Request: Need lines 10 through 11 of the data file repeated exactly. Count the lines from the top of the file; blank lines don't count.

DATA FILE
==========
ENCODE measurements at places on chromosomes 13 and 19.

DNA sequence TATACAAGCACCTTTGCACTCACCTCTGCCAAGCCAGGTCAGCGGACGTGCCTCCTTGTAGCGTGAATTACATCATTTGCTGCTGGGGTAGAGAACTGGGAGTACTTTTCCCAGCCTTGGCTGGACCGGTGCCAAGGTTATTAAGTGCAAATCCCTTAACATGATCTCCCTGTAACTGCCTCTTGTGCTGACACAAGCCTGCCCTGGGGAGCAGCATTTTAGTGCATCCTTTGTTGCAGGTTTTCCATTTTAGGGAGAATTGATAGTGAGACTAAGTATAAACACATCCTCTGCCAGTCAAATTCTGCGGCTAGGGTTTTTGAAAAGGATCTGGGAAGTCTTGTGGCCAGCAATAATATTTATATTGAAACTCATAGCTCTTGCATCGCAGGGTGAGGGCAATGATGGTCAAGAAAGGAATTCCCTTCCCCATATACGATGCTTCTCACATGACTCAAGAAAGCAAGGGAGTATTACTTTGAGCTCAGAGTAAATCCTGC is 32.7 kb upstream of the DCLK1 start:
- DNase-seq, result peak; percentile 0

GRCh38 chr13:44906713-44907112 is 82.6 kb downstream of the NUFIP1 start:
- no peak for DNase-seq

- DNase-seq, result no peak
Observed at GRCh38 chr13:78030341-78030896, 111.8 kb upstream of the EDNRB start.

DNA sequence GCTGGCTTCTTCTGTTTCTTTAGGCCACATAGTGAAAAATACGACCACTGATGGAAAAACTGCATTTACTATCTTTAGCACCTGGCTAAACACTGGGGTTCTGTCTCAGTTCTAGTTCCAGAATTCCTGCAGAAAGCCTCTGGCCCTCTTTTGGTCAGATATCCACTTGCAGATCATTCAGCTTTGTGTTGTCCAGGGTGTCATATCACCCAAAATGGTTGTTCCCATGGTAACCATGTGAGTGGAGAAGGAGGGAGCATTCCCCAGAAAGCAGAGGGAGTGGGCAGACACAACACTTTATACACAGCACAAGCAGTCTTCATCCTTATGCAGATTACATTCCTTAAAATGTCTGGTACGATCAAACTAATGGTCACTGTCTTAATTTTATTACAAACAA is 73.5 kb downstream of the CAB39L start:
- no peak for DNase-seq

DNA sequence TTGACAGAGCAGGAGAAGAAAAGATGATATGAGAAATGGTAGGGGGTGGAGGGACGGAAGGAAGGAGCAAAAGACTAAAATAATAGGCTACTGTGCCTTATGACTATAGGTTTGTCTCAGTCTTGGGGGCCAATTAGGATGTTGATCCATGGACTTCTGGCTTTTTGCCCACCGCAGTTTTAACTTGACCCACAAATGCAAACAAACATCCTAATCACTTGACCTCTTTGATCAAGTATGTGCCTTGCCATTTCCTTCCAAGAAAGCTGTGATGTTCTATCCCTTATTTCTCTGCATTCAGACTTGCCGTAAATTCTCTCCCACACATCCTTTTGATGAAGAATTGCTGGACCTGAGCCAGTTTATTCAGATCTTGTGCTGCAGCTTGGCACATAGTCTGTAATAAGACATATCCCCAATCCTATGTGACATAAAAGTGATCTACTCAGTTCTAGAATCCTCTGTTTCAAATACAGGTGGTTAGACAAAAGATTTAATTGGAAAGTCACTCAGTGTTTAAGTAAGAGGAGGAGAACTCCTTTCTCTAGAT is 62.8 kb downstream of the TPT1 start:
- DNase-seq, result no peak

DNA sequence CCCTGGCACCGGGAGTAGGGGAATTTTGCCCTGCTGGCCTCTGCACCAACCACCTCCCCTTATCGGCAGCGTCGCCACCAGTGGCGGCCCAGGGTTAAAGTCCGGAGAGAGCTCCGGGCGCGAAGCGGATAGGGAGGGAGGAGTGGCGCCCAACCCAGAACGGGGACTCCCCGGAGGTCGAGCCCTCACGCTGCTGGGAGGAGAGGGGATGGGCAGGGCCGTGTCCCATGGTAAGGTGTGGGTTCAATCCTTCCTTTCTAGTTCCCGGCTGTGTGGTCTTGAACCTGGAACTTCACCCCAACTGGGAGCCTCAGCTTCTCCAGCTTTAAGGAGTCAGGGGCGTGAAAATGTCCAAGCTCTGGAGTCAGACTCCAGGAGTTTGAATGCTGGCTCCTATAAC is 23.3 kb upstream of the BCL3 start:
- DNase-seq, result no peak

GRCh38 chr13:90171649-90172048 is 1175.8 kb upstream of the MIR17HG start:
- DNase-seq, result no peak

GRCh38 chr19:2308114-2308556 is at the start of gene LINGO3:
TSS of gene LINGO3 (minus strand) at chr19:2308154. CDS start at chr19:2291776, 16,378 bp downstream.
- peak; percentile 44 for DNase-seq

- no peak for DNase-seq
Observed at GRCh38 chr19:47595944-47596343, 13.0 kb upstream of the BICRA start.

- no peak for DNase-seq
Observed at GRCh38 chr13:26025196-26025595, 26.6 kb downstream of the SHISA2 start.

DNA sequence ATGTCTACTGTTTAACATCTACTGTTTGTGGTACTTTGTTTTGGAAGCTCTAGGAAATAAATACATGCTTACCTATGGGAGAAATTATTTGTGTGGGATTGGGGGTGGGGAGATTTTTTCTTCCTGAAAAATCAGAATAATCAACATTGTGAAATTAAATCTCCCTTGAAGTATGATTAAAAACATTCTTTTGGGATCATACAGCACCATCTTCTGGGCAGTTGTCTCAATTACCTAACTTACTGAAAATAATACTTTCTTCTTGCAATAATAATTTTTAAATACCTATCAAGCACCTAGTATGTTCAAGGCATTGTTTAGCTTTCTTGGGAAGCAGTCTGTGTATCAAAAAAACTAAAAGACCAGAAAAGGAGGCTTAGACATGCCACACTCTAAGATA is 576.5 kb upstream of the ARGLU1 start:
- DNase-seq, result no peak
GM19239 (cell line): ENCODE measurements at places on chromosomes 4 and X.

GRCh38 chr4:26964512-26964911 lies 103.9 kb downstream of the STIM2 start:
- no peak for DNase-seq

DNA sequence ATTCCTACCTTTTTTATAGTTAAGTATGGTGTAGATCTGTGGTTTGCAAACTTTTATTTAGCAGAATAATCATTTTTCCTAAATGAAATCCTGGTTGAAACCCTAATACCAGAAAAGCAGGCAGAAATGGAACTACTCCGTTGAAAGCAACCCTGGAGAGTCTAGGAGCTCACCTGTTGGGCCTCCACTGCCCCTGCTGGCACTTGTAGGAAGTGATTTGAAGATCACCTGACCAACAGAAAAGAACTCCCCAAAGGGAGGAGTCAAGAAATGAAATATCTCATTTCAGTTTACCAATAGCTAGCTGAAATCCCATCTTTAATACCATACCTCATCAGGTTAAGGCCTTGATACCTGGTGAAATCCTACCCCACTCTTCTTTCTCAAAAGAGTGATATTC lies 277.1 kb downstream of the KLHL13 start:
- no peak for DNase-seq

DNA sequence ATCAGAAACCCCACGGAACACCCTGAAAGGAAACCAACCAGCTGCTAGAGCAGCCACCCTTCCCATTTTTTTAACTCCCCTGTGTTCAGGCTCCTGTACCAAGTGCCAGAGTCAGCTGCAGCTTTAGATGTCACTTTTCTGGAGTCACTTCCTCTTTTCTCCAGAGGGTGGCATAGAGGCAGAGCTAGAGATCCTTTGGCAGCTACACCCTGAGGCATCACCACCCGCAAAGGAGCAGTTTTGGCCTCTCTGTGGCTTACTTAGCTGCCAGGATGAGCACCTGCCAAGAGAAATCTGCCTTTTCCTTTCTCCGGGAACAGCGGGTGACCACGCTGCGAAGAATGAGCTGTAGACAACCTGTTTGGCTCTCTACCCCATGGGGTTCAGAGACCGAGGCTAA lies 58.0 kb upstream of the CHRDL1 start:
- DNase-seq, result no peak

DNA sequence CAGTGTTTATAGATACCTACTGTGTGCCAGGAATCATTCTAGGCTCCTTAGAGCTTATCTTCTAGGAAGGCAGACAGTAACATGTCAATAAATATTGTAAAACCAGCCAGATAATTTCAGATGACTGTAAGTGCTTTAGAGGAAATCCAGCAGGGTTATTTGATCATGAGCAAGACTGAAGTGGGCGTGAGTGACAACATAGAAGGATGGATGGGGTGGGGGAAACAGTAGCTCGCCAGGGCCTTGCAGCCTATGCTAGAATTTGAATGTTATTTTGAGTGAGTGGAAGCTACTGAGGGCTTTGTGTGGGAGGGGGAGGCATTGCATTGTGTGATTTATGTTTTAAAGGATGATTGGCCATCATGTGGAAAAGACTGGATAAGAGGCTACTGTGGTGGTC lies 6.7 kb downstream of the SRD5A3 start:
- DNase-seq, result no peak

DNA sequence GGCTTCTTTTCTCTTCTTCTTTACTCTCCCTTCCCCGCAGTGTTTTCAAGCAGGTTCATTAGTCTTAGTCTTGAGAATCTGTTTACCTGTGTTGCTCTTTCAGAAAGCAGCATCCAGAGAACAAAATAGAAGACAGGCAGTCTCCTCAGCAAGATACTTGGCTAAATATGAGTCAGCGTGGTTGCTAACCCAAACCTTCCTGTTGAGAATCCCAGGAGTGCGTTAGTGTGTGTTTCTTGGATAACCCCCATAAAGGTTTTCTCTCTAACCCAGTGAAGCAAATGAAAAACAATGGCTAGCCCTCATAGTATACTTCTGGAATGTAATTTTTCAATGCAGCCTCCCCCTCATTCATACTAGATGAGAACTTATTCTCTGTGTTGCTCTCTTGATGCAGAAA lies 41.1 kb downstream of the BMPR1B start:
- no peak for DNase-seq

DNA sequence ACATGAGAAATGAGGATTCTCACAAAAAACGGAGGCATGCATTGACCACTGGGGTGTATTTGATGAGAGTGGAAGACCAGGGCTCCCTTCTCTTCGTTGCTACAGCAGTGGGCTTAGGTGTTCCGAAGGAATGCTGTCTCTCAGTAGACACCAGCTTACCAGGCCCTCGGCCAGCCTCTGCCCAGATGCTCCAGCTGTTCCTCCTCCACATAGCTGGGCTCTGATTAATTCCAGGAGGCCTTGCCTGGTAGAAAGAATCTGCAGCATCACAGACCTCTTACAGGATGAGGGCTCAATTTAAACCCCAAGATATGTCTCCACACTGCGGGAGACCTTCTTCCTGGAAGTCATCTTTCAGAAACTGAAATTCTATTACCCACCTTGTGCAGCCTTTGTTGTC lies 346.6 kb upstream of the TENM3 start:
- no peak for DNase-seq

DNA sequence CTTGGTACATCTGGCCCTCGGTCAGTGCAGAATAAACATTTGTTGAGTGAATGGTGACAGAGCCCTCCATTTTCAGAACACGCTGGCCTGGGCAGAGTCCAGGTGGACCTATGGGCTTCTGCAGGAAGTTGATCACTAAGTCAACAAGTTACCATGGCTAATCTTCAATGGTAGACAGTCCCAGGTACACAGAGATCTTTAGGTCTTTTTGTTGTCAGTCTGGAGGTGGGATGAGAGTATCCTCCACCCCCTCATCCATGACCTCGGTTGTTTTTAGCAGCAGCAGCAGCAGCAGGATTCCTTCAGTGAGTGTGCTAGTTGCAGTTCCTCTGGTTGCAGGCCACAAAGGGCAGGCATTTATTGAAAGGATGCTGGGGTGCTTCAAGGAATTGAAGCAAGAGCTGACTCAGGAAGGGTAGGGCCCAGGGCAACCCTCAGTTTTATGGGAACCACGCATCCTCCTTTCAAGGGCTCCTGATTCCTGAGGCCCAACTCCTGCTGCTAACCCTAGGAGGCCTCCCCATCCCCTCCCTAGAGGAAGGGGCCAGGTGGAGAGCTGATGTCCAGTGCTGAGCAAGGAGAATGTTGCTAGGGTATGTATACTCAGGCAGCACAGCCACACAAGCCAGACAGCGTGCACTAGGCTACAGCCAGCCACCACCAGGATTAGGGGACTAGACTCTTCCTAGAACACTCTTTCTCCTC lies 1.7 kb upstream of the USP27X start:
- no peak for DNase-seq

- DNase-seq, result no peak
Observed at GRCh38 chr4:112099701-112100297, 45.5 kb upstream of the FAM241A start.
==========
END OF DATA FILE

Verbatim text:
DNA sequence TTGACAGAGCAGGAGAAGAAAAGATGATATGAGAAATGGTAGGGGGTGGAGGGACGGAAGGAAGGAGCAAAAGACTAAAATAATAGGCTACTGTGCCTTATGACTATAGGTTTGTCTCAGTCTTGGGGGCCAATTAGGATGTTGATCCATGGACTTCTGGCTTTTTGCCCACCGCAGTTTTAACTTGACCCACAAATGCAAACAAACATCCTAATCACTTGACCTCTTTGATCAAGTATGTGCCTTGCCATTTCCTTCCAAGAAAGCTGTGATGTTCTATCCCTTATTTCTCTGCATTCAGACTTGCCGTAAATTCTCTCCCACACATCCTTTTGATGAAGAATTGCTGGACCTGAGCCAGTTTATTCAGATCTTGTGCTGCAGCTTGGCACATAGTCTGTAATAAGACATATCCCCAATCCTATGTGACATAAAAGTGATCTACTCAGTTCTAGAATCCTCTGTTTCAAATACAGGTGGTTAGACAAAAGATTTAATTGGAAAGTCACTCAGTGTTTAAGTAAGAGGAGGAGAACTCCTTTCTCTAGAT is 62.8 kb downstream of the TPT1 start:
- DNase-seq, result no peak